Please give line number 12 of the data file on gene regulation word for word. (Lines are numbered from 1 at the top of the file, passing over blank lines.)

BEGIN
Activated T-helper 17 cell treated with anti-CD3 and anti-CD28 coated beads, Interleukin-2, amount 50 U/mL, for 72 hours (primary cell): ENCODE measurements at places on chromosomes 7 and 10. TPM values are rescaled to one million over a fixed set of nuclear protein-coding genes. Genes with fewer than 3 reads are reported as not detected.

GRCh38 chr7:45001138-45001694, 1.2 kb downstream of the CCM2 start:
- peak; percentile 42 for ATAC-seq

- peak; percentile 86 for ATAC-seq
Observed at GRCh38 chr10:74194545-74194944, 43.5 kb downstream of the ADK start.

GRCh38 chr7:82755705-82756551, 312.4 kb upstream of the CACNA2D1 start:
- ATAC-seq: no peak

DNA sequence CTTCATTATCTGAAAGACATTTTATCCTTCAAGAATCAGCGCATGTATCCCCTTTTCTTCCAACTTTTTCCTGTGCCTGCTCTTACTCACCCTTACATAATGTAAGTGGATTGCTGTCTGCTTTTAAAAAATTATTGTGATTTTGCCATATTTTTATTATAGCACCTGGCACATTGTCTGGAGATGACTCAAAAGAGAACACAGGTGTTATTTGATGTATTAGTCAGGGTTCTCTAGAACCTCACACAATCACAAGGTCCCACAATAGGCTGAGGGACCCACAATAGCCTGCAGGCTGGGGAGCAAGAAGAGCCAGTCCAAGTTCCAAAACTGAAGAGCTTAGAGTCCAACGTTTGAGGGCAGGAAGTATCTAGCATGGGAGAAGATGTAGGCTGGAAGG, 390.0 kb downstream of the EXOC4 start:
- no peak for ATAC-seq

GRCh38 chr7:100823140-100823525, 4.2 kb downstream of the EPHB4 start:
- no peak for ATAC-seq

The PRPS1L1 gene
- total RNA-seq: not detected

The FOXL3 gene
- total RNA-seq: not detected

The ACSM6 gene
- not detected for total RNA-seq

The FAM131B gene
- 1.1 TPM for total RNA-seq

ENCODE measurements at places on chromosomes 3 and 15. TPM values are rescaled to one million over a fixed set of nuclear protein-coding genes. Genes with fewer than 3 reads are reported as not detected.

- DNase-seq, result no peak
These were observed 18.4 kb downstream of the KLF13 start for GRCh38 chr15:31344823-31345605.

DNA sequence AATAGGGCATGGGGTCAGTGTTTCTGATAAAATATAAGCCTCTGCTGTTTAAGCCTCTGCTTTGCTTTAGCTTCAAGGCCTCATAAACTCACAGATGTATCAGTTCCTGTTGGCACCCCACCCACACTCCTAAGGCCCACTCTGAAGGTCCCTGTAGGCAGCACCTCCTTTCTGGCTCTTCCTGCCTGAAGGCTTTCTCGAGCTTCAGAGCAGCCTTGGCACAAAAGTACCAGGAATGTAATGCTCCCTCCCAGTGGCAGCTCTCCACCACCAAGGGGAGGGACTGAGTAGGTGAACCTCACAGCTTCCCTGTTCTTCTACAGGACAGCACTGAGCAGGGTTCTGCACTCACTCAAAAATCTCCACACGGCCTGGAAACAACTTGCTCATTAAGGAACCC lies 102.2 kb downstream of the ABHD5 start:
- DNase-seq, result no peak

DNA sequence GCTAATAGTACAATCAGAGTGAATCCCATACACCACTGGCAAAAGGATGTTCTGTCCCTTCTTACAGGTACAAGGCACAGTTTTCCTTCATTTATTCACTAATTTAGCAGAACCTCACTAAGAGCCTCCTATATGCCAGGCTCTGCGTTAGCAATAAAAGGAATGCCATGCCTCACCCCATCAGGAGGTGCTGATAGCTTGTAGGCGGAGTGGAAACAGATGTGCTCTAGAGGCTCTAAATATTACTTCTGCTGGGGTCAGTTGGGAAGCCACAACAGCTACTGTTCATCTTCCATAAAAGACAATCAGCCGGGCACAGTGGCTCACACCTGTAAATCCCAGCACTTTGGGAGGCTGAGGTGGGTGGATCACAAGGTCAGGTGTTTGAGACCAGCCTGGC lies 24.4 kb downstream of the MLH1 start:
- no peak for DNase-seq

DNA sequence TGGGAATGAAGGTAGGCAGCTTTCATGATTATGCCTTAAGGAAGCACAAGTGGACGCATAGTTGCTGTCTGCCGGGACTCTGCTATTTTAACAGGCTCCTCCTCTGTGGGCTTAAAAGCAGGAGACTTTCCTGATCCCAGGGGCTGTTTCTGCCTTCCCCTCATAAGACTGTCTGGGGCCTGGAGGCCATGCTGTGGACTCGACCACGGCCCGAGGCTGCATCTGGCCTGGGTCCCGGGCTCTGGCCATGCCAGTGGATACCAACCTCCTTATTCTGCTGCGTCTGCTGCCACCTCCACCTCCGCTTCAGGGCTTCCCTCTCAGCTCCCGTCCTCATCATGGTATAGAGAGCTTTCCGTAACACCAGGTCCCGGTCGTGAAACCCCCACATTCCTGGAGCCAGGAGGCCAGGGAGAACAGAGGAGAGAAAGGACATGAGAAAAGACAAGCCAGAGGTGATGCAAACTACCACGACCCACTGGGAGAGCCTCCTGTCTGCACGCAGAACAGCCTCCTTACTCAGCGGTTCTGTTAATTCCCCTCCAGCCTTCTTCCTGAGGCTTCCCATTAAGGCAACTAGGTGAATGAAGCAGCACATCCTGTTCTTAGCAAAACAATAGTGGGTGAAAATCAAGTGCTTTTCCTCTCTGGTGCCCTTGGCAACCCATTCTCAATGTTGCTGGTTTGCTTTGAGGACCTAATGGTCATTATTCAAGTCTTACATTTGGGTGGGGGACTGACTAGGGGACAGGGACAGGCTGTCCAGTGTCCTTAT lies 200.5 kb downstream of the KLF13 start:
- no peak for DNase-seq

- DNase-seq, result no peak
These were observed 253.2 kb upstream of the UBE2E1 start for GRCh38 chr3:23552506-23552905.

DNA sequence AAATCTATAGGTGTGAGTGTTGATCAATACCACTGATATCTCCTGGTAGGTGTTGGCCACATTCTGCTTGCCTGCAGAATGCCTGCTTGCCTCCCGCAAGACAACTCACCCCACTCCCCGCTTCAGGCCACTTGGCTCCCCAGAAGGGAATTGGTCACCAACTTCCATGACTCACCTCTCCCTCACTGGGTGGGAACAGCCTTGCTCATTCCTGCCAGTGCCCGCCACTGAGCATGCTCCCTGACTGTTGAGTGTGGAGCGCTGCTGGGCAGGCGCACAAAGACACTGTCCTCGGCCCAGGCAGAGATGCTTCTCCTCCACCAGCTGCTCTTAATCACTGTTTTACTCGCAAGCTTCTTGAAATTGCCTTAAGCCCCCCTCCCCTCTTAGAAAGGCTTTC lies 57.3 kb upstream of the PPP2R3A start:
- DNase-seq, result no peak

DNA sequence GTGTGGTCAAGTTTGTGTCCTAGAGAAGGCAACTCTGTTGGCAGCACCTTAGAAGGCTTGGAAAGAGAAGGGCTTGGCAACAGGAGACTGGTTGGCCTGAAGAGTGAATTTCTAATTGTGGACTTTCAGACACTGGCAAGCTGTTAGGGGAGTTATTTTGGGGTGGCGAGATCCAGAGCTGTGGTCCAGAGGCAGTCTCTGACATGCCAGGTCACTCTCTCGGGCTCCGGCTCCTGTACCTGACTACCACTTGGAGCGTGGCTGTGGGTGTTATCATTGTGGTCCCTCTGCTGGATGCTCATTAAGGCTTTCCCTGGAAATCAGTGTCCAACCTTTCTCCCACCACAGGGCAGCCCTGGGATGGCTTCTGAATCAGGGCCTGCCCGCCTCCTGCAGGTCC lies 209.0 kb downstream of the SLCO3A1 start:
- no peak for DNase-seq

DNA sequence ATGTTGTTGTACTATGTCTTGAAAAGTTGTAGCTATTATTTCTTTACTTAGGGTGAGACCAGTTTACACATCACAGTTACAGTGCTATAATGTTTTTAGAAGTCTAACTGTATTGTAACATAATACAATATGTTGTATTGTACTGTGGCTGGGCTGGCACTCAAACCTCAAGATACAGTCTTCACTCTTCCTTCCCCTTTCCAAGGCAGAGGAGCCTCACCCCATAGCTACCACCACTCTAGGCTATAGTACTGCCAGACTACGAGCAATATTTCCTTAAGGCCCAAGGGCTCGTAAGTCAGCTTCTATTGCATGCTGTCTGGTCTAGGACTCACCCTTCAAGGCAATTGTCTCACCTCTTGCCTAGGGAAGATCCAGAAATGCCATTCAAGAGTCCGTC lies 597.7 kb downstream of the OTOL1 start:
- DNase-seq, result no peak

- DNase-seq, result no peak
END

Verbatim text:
The PRPS1L1 gene